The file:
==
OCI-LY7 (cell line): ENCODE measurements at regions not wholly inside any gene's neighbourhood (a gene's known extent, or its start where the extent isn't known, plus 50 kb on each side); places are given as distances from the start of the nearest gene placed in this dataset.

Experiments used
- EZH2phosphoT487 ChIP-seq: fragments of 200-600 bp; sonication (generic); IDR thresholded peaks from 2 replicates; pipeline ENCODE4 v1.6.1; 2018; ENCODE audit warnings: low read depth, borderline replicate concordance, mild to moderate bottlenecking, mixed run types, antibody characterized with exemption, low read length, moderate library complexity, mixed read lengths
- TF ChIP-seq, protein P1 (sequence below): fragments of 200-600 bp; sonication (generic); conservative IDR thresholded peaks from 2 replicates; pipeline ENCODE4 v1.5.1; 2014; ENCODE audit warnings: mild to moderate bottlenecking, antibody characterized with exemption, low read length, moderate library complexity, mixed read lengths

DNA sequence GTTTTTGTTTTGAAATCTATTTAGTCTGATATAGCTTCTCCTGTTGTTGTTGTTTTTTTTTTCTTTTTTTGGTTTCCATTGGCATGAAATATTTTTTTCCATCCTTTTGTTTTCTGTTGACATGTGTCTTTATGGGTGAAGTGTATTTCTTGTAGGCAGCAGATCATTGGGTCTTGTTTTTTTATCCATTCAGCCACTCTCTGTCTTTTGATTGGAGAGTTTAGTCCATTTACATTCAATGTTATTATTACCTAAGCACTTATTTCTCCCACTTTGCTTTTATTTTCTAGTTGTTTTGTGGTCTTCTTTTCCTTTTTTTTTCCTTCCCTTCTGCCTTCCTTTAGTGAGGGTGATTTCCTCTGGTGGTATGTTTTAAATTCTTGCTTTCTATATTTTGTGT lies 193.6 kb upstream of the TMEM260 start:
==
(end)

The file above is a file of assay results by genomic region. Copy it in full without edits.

OCI-LY7 (cell line): ENCODE measurements at regions not wholly inside any gene's neighbourhood (a gene's known extent, or its start where the extent isn't known, plus 50 kb on each side); places are given as distances from the start of the nearest gene placed in this dataset.

Experiments used
- EZH2phosphoT487 ChIP-seq: fragments of 200-600 bp; sonication (generic); IDR thresholded peaks from 2 replicates; pipeline ENCODE4 v1.6.1; 2018; ENCODE audit warnings: low read depth, borderline replicate concordance, mild to moderate bottlenecking, mixed run types, antibody characterized with exemption, low read length, moderate library complexity, mixed read lengths
- TF ChIP-seq, protein P1 (sequence below): fragments of 200-600 bp; sonication (generic); conservative IDR thresholded peaks from 2 replicates; pipeline ENCODE4 v1.5.1; 2014; ENCODE audit warnings: mild to moderate bottlenecking, antibody characterized with exemption, low read length, moderate library complexity, mixed read lengths

DNA sequence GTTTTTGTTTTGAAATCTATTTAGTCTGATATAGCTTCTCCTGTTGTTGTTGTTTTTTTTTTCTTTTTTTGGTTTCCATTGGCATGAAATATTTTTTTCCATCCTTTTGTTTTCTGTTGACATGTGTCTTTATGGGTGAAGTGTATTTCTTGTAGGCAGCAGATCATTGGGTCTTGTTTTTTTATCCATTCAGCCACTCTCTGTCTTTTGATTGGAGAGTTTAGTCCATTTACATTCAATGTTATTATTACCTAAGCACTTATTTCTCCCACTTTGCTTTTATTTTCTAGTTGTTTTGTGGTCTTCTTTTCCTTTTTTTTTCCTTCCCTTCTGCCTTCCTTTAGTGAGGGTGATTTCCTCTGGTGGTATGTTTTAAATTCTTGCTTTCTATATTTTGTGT lies 193.6 kb upstream of the TMEM260 start: